BOISE A Boise couple worried that their unborn baby may have contracted hepatitis A from a tainted frozen berry and pomegranate seed mix filed a class action lawsuit this week against the Oregon company that produced the product.
In the lawsuit filed Monday in Fourth District Court in Boise, Marisa and Michael Berndt claim that Townsend Farms of Fairview, east of Portland, was negligent in failing to ensure that its organic berry mix was safe to eat.
The Berndts said they bought a three-pound bag of the berry mixture at the Boise Costco store on May 14. They received vaccinations June 5, after learning about the possible link to hepatitis A illnesses. Although they have not shown symptoms of the illnesses, they fear their unborn child may have contracted hepatitis.
Townsend Farms referred a reporter to the company's attorney, Bill Garr. He was not immediately available for comment. Last week, he told the Oregonian newspaper in Portland that the "public's safety is Townsend Farms' primary concern right now."
The Centers for Disease Control and Prevention in Atlanta is investigating 99 reported illnesses in eight states none in Idaho linked to the Townsend Farms mix, which includes strawberries, raspberries, cherries and pomegranate seeds. Illnesses have been reported in Washington, Utah, Colorado, California, Arizona, Nevada, Hawaii and New Mexico.
The Townsend Farms mix was sold by Costco stores throughout the west and by Harris Teeter Supermarkets in eight eastern states between February and May.
"Costco did an excellent job of notifying customers of their potential exposure to hepatitis A and encouraging them to receive proper treatment to prevent infection," said the couple's Seattle-based attorney William Marler.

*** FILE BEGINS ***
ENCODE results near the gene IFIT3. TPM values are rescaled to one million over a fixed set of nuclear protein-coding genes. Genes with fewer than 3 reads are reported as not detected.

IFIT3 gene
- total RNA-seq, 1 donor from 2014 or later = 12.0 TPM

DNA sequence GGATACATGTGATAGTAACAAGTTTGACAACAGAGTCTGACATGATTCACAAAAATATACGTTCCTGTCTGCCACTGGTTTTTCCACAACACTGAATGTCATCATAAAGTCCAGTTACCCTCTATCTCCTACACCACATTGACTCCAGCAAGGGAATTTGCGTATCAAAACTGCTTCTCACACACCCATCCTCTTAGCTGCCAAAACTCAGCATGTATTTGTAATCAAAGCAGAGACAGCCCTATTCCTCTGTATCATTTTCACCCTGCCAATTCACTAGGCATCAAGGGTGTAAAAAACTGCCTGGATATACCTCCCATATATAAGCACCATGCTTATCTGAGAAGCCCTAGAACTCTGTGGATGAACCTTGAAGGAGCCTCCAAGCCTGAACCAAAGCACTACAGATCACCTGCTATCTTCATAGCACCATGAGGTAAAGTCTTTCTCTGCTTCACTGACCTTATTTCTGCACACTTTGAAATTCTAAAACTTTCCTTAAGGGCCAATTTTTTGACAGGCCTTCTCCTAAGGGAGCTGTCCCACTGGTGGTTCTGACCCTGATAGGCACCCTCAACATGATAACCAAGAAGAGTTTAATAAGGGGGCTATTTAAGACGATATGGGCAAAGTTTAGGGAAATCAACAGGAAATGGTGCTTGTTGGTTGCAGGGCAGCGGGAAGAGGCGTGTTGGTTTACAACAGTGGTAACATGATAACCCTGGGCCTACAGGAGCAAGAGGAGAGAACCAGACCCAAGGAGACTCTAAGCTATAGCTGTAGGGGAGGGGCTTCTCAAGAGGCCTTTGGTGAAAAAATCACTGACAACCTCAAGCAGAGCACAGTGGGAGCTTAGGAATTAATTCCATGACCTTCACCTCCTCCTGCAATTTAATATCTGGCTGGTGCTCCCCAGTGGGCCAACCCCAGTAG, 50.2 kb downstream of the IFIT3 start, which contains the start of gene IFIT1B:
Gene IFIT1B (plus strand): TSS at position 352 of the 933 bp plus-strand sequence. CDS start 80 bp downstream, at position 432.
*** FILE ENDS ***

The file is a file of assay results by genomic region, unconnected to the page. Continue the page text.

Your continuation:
Townsend Farms, which the Townsend family has operated since 1906, recalled its product after learning the pomegranate seeds, which came from a producer in Turkey, may be linked to the hepatitis outbreak.
Hepatitis is a liver disease that is spread primarily through food or water contaminated by a stool from an infected person, according to the National Institutes of Health. It can cause swelling of the liver but rarely causes lasting damage. Some people experience flulike symptoms, including fatigue, abdominal pain or jaundice, while others show no symptoms at all, the NIH said. Most people recover on their own after several weeks.
A vaccination can prevent a person from getting sick if given within two weeks of exposure.
The lawsuit, filed by the Seattle law firm Marler Clark and assigned to Judge Mike Wetherell, seeks unspecified damages. The suit says it will ask that class members be compensated for medical expenses, time lost from work and for emotional distress.
The tainted products were sold by Costco stores throughout the West and by Harris Teeter grocery stores in eight eastern states.
Marler Clark estimates that up to 10,000 people could have been exposed to the contaminated product, although its lawsuit only deals with Idaho residents who may have been exposed to the hepatitis A virus.
Marler Clark has filed two lawsuits against Townsend Farms in a pair of California counties on behalf of clients who received shots to prevent Hepatitis A. A Houston-based firm, Simon & Luke, has filed suit in Los Angeles and in Colorado on behalf of clients who came down with hepatitis A after eating the berry mix.